Micah liked the hotel room chilled down to a nice sixty-eight degrees. It calmed his nerves. It allowed him to quiet his mind, to feel at peace and in control. Facing the balcony door, Micah sat with his legs crossed, his eyes closed, his arms out at the four and eight o'clock positions.
A deep breath in, he told himself, followed by a slow exhale. Clear all thoughts. All except a stalk of wheat, swaying back and forth in a gentle breeze. With the turmoil this world laid at a person's doorstep, meditation was the broom that swept it all away. This he learned from Zen Master Sharma. Sit in peace to find it, as the Zen Master once said.
Micah liked the room dark, too, though not for calm or peace or to be control; for him, the darkness offered something more important. He picked up the field glasses next to his side and zoomed in on the apartment building. Sixteen stories tall, the silver monstrosity stood like a mutant cockroach with a reflective glass shell. On the top floor, Micah found the same windows he had looked at on and off for the last month. He reached down with his other hand and hit the speed dial on his cell phone.
Six hundred yards away, a man stepped out of a bedroom and walked into the dining room. Micah watched as the man picked up a phone and stared at it. After four rings, the phones finally made their connection. With the aid of technology, the voice jumped the distance and hopped from Micah's phone to the bluetooth headset pressed against his ears.
"I finished the job," Micah said.
"Yes, I saw it in the news." As always, his father's voice showed no emotion. "Your payment has already been transmitted."
In the field glasses, Micah watched as his father stepped around the dining room table and into the living room. He sat down on a couch.
"It's early to be calling at this hour, isn't it?"
Micah frowned. "No, I'm still in Brazil."
It was a strange question for his father to ask. Micah could have said Paris, Moscow, or Singapore, and it wouldn't have mattered. Whatever answer he gave, his father would know better. Never accept anything at face value, his father often said. In this line of work, the only truth you ever really know is that the answer you're given is more often than not a lie.
More troubling, however, the question told Micah that his father knew about the house in Melbourne. At two o'clock in the afternoon, New York time, it was four o'clock in the morning in Melbourne. Micah would have to sell the Australian getaway. If his father knew, then who else did?
"And you think that wise?" his father asked, playing along now about Micah being in Brazil.
Micah smirked. As always, even with the years of training—the constant drilling, the incessant commands to do it again—his father still questioned his every move, his every decision.
Micah closed his eyes and took another deep breath. Letting it out, he remembered another of Master Sharma's instructions: If you want to defeat the god of the past, be the god of the future. A simple quote, but powerfully liberating.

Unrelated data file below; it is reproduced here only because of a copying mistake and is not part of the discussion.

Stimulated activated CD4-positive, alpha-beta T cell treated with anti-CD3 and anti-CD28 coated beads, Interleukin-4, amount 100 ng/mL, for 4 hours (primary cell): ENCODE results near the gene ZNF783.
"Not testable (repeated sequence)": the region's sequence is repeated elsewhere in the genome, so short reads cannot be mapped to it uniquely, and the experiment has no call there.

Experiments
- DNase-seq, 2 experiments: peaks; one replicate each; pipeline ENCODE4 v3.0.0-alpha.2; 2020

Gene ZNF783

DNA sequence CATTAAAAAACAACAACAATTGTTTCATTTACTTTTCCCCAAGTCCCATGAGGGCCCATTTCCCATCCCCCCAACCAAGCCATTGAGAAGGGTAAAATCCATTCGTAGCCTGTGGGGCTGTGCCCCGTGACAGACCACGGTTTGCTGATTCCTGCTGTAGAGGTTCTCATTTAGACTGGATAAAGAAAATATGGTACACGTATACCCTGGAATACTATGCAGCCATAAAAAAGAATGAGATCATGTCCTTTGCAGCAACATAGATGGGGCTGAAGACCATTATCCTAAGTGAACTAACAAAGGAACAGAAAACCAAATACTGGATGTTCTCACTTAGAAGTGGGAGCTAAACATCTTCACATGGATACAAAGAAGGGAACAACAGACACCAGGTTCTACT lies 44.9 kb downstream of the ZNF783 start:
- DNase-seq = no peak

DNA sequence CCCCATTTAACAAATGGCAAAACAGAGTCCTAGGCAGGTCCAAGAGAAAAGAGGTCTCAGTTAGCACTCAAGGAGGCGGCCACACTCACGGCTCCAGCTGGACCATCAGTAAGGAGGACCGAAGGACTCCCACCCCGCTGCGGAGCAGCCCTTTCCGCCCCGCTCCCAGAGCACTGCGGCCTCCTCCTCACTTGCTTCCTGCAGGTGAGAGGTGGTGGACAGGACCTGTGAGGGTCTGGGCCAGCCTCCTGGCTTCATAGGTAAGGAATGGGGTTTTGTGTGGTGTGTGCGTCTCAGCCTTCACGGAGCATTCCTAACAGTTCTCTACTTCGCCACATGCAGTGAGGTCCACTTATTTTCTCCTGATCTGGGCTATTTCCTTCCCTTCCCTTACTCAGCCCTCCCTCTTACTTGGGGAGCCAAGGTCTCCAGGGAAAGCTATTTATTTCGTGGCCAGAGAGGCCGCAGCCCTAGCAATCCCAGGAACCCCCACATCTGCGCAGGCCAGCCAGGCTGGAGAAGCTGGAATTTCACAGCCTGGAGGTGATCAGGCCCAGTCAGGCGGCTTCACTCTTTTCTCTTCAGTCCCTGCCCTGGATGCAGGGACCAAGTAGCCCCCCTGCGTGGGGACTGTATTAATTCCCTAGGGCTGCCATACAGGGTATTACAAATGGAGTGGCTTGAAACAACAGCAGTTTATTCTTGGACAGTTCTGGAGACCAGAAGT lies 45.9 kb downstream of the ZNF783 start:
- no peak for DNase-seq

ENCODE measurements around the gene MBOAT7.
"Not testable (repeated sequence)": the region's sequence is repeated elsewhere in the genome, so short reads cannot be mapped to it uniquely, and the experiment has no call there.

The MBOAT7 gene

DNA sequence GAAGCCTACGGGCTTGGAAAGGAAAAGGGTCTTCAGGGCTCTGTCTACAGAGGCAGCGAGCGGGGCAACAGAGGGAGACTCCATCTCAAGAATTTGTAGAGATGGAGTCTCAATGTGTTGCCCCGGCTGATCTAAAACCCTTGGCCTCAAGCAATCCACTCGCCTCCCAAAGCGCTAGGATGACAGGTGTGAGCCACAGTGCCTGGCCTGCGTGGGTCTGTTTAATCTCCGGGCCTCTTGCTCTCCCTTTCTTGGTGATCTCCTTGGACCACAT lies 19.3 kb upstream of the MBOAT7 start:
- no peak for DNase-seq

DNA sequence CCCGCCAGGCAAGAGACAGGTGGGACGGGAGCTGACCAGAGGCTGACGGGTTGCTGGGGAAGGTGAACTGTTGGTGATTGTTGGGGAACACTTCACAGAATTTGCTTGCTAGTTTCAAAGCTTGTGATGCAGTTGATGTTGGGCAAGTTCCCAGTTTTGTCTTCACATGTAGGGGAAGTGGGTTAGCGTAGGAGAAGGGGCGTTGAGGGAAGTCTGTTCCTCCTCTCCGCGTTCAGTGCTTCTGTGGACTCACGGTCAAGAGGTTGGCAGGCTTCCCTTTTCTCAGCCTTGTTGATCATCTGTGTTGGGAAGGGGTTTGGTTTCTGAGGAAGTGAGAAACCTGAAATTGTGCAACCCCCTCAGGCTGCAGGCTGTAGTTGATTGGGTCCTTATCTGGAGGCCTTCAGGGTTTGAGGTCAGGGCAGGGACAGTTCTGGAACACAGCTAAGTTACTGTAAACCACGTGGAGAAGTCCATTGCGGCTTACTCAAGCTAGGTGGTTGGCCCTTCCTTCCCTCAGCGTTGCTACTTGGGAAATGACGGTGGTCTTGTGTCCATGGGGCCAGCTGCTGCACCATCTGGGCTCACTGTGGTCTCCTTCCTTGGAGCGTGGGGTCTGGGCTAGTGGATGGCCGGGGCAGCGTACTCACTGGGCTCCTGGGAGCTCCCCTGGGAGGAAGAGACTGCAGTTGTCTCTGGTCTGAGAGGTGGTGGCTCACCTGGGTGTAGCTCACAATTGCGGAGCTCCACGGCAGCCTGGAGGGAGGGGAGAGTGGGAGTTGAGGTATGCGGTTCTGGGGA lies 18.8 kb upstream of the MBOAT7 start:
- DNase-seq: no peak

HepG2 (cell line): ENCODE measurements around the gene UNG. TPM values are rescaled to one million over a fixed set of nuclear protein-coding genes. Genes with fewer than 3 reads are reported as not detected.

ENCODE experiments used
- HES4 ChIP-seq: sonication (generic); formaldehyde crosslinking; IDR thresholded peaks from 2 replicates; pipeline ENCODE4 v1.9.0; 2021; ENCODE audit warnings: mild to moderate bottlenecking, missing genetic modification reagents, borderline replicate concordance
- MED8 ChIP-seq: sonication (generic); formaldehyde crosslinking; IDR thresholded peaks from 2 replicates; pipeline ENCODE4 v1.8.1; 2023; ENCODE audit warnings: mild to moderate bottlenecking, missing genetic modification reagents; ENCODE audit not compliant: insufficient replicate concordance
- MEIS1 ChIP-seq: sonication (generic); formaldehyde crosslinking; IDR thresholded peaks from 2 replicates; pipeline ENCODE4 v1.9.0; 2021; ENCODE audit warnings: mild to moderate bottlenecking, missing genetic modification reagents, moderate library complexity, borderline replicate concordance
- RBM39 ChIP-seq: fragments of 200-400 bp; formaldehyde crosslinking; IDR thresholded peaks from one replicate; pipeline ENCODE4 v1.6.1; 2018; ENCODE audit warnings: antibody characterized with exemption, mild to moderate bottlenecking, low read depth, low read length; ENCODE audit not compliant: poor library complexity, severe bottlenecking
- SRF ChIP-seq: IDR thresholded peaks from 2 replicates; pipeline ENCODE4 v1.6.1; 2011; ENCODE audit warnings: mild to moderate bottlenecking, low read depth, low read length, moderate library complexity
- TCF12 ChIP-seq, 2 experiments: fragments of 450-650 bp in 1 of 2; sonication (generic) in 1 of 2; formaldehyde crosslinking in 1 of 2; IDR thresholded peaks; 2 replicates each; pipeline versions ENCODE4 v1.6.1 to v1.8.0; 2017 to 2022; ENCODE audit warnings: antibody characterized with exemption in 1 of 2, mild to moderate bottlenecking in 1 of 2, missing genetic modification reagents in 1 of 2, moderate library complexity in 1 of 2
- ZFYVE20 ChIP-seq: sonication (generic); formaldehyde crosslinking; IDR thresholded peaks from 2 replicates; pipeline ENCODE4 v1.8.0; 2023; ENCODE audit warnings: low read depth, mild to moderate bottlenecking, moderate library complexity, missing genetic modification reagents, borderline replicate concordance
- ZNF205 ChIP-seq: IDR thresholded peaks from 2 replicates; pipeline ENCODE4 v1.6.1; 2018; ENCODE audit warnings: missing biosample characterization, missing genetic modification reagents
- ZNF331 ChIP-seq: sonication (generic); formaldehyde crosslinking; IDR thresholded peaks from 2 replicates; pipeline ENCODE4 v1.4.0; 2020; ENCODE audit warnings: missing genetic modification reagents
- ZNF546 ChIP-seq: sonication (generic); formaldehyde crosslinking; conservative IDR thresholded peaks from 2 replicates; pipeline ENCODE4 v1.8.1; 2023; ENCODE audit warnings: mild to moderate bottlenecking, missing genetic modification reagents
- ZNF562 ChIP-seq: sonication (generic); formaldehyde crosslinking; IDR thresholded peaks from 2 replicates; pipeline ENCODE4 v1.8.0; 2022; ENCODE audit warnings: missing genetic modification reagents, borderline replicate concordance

He started seeing the Hindu priest two years ago, at a time when life became more than he could bear. With all of the the killing, all the lies and deceit, life became nothing more than a shallow heartbeat of a dying man. While the next beat meant more time, it also meant more time to struggle, more time to dwell on the insignificance and lack of true meaning. Master Sharma changed everything with his kind face, his kind instructions. "To be self-conscious," he said, "is to not accept the self at all." Words like that helped Micah to wade out of his mire and embrace life as it existed.
"One way to avoid your enemy," Micah said, now quoting his father, "is to cloak yourself in plain sight." His father loved it when Micah repeated back the various mantras.
"Yes... yes, it is." Through the glasses, Micah watched his father nod. "Tell me, did he cry?"
"They always cry."
The mark this time was a staff member of a United States senator. He had been down in Rio for a week to negotiate with various dignitaries from Brazil. It seemed the United States government was ready to give up on the whole cotton industry as long as Brazil would be willing to scale back on corn, a crop far more important since the midwest grew it. And with the midwest, Ohio and Michigan especially, two states with significant electoral votes, the senator's party could maintain their control. That's the way it worked, a little here for a little there. In this case, it was one crop for another.
The senator's staff member, an ivy leaguer with a weasel face, had pleaded with Micah. He promised anything that Micah wanted. Just name the price. Micah had stared at him a moment, but then pulled the trigger. There was nothing the man could have said. His fate had been sealed with the contract Micah had accepted. Do the job, and don't ask questions—another of his father's mantras.
Six hundred yards away, his father stood and walked across the living room, back through the dining room and into the kitchen. He would make himself a vodka tonic, Micah knew.
"So, what's next?" his father asked.
Micah put down the field glasses and slid open the balcony door. He picked up the M40 rifle.
"I'll do what I always do," he said. Through the scope, he spotted his father in the kitchen. "Wait for the next contract."
In his head, Micah repeated the lyrics of Peter Gabriel: One doubt. One Voice. One war. One truth. One dream.
(to be continued...)